Federal govt contracts need more security: audit

Security only considered when security matters arose

Without naming names, the report identified considerable variation between the agencies in the extent to which they adhered to the minimum requirements for the management of security risks in procurement and contracting.

"The ANAO assessed one of the agencies as meeting virtually all of these requirements, two agencies as meeting most of these requirements, but the remaining agency as meeting few of these minimum requirements," according to the report.

Furthermore, despite the "reasonably comprehensive" coverage of security requirements in most of the contracts examined, about half of the contracts examined did not contain provisions for dealing with the risk of access to the agency's information through a third party interest, or explicitly identify a breach of security requirements as a reason to terminate the contract.

In only seven of the contracts examined, agencies were systematically assessing security performance or measuring compliance with security requirements.

"Generally, the audited agencies indicated that security matters were only considered if, and when, matters arose," according to the report. "Some of the contract managers interviewed suggested they relied on the agency's broader security programs and policies to provide them assurance that security requirements were being complied with.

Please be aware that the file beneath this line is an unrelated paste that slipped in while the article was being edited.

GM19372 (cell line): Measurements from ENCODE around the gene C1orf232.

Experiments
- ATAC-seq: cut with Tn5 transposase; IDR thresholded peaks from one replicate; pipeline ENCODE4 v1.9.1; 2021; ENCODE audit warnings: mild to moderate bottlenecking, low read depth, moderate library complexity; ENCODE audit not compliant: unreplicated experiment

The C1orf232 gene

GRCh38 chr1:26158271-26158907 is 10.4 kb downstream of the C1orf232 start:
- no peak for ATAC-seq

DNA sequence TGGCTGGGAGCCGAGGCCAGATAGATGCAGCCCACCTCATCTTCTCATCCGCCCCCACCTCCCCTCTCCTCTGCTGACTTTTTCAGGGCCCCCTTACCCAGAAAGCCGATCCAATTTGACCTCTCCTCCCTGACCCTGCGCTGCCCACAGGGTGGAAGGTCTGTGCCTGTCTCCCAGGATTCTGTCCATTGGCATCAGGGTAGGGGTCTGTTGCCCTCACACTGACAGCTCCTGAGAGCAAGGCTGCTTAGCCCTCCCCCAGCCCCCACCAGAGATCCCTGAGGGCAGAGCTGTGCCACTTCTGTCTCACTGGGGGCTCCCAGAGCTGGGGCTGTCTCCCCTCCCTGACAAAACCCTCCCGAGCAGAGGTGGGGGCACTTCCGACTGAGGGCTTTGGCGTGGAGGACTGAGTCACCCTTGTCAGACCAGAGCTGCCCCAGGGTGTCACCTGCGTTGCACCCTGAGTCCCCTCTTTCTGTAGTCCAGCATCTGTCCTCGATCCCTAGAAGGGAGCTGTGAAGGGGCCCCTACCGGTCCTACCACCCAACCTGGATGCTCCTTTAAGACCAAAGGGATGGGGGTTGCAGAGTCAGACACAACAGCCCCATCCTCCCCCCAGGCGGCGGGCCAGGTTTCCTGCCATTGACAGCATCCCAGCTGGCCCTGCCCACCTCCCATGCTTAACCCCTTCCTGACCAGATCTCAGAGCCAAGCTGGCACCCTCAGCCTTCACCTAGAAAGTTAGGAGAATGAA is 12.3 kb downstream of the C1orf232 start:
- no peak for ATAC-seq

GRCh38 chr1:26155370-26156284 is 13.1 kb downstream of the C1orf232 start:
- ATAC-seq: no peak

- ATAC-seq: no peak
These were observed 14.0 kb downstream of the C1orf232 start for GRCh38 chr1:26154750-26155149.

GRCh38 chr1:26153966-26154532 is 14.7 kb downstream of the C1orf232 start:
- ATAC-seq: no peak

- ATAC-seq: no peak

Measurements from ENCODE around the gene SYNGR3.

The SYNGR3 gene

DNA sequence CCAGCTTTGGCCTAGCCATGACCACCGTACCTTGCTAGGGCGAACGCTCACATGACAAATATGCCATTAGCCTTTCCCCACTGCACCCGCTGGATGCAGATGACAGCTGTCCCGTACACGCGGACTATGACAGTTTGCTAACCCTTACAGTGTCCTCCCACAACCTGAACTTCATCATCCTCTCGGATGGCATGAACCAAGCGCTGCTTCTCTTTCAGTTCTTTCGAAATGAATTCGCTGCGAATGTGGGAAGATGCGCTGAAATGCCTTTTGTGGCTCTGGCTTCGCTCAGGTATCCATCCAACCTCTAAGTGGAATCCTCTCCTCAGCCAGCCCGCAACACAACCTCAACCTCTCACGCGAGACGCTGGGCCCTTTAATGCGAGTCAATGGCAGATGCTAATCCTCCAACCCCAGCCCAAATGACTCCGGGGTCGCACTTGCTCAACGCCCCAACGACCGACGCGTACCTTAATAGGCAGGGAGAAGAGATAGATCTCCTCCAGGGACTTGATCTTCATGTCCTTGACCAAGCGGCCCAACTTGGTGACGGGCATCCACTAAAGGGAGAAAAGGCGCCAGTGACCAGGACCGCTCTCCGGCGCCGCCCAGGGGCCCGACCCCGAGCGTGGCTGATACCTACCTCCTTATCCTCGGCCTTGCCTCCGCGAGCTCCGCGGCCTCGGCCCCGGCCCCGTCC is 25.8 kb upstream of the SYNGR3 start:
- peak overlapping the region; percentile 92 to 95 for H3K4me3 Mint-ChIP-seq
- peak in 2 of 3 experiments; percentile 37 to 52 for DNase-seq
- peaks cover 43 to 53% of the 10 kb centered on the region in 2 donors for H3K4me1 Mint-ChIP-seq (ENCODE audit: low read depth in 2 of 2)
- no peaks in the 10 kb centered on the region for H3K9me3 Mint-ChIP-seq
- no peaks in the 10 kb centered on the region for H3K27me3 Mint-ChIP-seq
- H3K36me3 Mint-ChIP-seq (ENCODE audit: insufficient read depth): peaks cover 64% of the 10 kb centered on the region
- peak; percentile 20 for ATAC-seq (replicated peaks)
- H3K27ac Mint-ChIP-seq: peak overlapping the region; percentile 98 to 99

"Most of the contracts reviewed during the audit contained a clause(s) requiring the contractor to advise the agency of any security incidents. Three of the audited agencies had agency wide processes for identifying, reporting, recording and monitoring breaches of security and other security incidents. The fourth agency did not have a system for effectively capturing details of security incidents."

To assist staff to manage security risks during procurement and contracting activities, the ANAO recommends that agencies include in protective security and procurement or contracting policy documents, information on the security risks of using contractors that is appropriate for their operations, and update model procurement and contract templates to fully reflect the requirements of the PSM.

The ANAO also recommends government agencies adopt a risk based approach to monitoring and evaluating the performance of contractors, including their adherence to security requirements.

The agencies' responses to the findings were generally agreeable with one stating it will expand this tool to capture more pertinent information for assessing changes in security risks involved in the use of contractors.

Customs agreed with the recommendation, and stated: "Customs has appropriate procedures and processes in place that ensures a risk-based approach to monitoring and evaluating the performance of contractors."

The Department of Finance stated it is reviewing and redeveloping security, procurement and contracting policy documentation and procurement and contracting templates.

The audit engaged Courage Partners Pty Ltd to assist with the conduct of audit fieldwork and the production of management reports at two of the audited agencies. The audit was conducted in accordance with the ANAO's auditing standards and cost about $270 000.

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